Democrats are exploring a new attack line against the Koch brothers and Republican allies, telling voters the billionaire energy executives want to let home flood insurance premiums soar to help corporate America.
It wasn’t supposed to be this way. Republicans in Washington wanted North Carolina House Speaker Thom Tillis to quickly win the party’s Senate nomination and focus entirely on vulnerable Democratic incumbent Kay Hagan.
President Barack Obama’s advisers are lining up against the proposed Keystone XL oil pipeline. Top Democratic donors oppose the project. And Obama himself dismisses claims that it will create many jobs.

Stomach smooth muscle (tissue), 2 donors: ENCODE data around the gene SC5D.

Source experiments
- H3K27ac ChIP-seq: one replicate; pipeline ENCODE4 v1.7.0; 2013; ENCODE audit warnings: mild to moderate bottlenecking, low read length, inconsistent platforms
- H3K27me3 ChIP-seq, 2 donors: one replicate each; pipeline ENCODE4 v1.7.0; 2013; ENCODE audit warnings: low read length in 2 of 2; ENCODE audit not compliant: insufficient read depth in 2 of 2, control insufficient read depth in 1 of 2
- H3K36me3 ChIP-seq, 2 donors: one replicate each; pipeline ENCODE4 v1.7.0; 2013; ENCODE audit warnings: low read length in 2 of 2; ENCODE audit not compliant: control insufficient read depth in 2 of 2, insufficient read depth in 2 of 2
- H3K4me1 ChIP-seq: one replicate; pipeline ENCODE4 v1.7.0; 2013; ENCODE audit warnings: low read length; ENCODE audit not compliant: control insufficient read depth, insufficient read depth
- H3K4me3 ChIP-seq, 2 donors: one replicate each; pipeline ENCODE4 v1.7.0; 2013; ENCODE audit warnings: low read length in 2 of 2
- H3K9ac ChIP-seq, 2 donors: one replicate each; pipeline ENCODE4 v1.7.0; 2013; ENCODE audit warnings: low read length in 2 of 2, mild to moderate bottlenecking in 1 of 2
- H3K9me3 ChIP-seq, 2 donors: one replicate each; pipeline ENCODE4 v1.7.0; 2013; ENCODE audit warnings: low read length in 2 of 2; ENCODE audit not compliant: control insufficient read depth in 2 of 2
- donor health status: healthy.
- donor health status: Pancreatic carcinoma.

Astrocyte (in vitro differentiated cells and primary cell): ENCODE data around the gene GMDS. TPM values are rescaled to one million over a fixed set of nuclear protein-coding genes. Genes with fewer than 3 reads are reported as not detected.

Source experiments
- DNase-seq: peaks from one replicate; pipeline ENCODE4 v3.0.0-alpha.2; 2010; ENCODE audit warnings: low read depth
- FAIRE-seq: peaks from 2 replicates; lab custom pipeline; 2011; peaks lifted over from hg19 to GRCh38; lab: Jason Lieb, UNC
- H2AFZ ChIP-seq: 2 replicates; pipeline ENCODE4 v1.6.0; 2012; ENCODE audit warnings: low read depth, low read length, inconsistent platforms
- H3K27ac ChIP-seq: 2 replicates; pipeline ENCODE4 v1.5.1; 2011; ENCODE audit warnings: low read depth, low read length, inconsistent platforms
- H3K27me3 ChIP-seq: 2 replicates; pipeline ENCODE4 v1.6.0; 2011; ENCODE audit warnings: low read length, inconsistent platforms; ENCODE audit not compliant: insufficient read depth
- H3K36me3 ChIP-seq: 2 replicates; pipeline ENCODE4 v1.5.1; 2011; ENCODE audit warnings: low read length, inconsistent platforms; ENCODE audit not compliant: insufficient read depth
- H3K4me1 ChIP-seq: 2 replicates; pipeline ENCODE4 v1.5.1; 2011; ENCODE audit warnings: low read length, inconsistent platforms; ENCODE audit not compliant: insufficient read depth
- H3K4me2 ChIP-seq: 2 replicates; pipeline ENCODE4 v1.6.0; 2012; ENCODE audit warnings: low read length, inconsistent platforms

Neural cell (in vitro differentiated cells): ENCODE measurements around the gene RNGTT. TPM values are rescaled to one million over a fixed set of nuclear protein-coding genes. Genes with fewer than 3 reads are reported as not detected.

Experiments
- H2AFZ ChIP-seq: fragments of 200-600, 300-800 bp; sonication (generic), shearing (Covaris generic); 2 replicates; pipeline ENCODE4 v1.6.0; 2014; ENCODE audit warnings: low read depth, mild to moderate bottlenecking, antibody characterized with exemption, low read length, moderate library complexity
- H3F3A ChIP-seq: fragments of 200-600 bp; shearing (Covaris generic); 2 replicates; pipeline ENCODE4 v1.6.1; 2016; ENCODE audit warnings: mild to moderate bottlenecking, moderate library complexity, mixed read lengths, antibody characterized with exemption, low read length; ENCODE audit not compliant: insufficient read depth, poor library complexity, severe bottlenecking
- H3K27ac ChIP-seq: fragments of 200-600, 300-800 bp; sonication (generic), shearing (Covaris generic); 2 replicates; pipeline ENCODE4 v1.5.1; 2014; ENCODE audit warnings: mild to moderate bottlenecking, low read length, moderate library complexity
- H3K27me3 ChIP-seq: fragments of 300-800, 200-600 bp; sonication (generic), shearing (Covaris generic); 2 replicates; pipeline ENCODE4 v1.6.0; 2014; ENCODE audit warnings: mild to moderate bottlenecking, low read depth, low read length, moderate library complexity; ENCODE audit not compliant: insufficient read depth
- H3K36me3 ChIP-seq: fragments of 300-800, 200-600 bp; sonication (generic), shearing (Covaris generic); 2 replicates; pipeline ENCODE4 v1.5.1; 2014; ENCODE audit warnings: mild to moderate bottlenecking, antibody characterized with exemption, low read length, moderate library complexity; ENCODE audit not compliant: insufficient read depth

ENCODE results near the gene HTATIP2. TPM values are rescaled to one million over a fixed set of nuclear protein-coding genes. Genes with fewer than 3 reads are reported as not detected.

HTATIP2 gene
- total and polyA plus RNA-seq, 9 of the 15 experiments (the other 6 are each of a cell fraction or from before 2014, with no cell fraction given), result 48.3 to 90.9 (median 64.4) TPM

The election that will determine control of the U.S. Senate is more than seven months away, an eternity in American politics. Even so, independent analysts are increasingly bullish on Republican prospects of gaining the six seats the party needs to win control of the chamber.
When President Barack Obama flew to Miami earlier this month, Air Force One steered clear of the St. Petersburg area, where Democrat Alex Sink was in the stretch run of a tight race for an open House seat.
U.S. Defense Secretary Chuck Hagel got a taste of the budget fights he will face this year as senators protested his proposals to cut the Army’s size, reduce benefits for troops and retire the A-10 attack plane.